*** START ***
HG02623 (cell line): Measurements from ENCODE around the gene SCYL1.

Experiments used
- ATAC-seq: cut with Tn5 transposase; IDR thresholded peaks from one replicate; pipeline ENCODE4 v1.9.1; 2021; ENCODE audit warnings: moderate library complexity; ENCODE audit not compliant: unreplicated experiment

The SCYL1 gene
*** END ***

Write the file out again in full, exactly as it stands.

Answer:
HG02623 (cell line): Measurements from ENCODE around the gene SCYL1.

Experiments used
- ATAC-seq: cut with Tn5 transposase; IDR thresholded peaks from one replicate; pipeline ENCODE4 v1.9.1; 2021; ENCODE audit warnings: moderate library complexity; ENCODE audit not compliant: unreplicated experiment

The SCYL1 gene